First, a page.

Even when I lived overseas without my family, I did not have to do without siblings. I had classmates instead: Anna, who fed me, Douglas, who prayed for me, Steve, who made me laugh, and Sarah, who saw into my heart.
But this summer, I am home. And with six adult siblings in and out of the same house, it's a bit like the body of Christ in microcosm: Every joint supplies. One sister can't stop buying good food. Another one can't stop cooking it. Still another sister is our resident fashion advisor and musician. One brother provides the strong shoulder. Another only tolerates hugs, but is always good for technical support.
We lead six very different lives, but we know just where to come for company. Sometimes we read aloud, sprawled all over the living room. Sometimes we split into pairs and go off for a walk, usually an excuse for liberal amounts of listening. We rejoice with the excited, and pray for the anxious. We confront and encourage, and when asked, we hold each other accountable for movie choices, internet use, eating habits, daydreams and devotions.
This kind of mutual support and responsibility sounds a bit foreign in today's culture. But then, it was sounding strange way back in the book of Genesis.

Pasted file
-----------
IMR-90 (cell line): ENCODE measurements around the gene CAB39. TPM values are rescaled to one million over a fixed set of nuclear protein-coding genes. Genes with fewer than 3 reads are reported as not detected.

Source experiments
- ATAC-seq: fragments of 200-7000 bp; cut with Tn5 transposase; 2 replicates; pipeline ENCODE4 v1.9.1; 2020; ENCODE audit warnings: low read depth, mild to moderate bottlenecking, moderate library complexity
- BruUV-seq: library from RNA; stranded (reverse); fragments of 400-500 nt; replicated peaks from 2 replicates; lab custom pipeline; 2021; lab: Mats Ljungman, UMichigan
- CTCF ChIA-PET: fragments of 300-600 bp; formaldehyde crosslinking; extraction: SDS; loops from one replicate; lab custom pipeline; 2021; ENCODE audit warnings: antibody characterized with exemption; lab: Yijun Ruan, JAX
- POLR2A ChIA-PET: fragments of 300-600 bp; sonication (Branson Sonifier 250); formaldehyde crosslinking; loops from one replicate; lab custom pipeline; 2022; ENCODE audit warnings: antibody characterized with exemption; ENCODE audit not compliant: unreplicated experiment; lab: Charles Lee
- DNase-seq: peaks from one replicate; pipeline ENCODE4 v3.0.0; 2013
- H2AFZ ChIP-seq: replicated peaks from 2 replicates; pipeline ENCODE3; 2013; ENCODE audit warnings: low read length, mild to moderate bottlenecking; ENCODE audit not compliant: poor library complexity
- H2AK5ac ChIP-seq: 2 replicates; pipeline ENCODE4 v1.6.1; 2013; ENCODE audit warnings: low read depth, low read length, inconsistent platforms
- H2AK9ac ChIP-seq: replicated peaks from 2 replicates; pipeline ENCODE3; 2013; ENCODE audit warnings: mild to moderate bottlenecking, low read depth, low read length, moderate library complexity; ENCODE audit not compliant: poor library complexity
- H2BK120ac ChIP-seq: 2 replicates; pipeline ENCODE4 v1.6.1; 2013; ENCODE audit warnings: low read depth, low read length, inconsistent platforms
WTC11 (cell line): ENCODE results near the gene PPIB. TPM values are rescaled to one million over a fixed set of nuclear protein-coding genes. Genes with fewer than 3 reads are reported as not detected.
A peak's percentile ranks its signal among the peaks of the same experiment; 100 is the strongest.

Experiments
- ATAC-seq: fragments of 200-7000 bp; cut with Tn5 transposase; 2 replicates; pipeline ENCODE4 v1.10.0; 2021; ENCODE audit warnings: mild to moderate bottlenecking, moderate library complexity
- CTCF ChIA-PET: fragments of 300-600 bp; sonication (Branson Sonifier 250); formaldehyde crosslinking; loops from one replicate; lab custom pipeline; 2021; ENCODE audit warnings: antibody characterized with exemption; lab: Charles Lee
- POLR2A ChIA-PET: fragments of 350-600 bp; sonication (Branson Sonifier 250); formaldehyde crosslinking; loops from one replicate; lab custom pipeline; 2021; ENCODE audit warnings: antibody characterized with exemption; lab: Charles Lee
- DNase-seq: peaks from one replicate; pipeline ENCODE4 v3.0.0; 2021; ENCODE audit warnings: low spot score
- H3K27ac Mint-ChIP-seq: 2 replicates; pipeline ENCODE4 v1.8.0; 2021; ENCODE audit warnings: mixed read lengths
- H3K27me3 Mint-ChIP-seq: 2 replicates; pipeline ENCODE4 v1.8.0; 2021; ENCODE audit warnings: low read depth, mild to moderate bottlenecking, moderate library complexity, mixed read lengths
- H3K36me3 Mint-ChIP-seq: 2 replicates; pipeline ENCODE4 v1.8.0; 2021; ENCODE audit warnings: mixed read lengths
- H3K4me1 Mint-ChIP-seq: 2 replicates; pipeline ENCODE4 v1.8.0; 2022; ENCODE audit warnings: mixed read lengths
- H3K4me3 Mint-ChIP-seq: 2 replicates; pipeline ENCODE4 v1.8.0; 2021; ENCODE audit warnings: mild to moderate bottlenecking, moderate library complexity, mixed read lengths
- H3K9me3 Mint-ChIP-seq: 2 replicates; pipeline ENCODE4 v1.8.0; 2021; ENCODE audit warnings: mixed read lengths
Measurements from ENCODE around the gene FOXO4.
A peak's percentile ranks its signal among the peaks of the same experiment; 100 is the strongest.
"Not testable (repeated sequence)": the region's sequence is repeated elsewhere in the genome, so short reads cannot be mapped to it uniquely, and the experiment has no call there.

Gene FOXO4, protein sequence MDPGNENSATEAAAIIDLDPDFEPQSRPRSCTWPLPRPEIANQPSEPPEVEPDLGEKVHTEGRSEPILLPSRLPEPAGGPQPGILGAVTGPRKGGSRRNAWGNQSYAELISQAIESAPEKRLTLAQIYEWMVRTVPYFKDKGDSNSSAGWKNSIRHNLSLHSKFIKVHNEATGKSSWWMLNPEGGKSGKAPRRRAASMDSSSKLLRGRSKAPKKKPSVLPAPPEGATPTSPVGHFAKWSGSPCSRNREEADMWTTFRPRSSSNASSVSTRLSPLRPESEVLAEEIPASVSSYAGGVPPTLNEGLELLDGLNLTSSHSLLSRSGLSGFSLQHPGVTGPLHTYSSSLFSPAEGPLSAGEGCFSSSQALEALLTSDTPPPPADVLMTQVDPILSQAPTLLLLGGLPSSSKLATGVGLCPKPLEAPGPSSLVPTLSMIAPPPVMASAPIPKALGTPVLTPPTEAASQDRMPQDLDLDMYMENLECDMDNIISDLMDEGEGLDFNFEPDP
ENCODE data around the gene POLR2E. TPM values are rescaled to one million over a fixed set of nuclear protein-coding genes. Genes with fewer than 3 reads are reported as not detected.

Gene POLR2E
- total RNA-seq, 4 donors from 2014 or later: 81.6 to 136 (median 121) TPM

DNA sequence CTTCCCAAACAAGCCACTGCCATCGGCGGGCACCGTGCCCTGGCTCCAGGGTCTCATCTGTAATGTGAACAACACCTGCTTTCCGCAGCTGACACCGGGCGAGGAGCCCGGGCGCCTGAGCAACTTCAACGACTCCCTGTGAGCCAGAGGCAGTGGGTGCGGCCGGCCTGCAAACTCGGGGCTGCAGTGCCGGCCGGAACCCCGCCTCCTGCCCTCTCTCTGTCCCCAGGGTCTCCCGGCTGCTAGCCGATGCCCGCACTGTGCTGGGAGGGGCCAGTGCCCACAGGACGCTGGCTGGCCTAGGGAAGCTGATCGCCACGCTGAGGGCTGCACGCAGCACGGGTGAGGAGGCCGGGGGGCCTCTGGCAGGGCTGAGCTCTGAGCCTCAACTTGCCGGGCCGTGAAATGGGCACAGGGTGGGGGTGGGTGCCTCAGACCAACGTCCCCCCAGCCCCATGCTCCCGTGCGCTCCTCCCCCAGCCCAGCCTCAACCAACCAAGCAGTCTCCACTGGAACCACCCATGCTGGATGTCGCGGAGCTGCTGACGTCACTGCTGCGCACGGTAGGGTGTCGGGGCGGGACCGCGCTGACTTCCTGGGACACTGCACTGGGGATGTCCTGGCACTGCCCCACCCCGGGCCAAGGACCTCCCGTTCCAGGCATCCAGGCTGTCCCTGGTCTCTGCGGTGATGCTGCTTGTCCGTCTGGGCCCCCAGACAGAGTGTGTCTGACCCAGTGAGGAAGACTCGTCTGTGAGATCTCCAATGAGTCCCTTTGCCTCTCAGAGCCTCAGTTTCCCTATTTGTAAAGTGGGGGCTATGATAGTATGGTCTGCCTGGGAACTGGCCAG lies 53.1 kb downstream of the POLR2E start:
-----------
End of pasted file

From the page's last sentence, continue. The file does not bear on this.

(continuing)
Who is his keeper?
Perhaps Cain is the middle of plowing his beloved soil when God interrupts. "Where is Abel your brother?" He asks.
I can almost see Cain shrug, and pause to brush a little dirt off his hands before he replies casually, "Am I my brother's keeper?"
In Hebrew, the word for "keeper" includes the thoughts of hedging about, guarding, observing, preserving, watching, and attending to someone. Cain's problem wasn't a lack of attentiveness: He knew perfectly well where Abel was. But thanks to a serious case of jealousy, Cain had watched over his brother — for harm.
What about me? Am I my brother's keeper? And if so, what does that look like from a biblical perspective? Since God answered Cain's real question, rather than the one that flew out of his mouth, we can't get a direct answer there. But as the Biblical record continues to unfold, we can pick up a lot of clues about His hopes and dreams for the sibling relationship.
A few chapters after Cain's story, God mentions that He will require innocent blood at the hand of the murdered man's brother. Like a modern district attorney, close relatives took up the responsibility to seek out justice for someone who could no longer speak for himself. There were disastrous results, however, when brotherly affection became an excuse to take the law into one's own hands.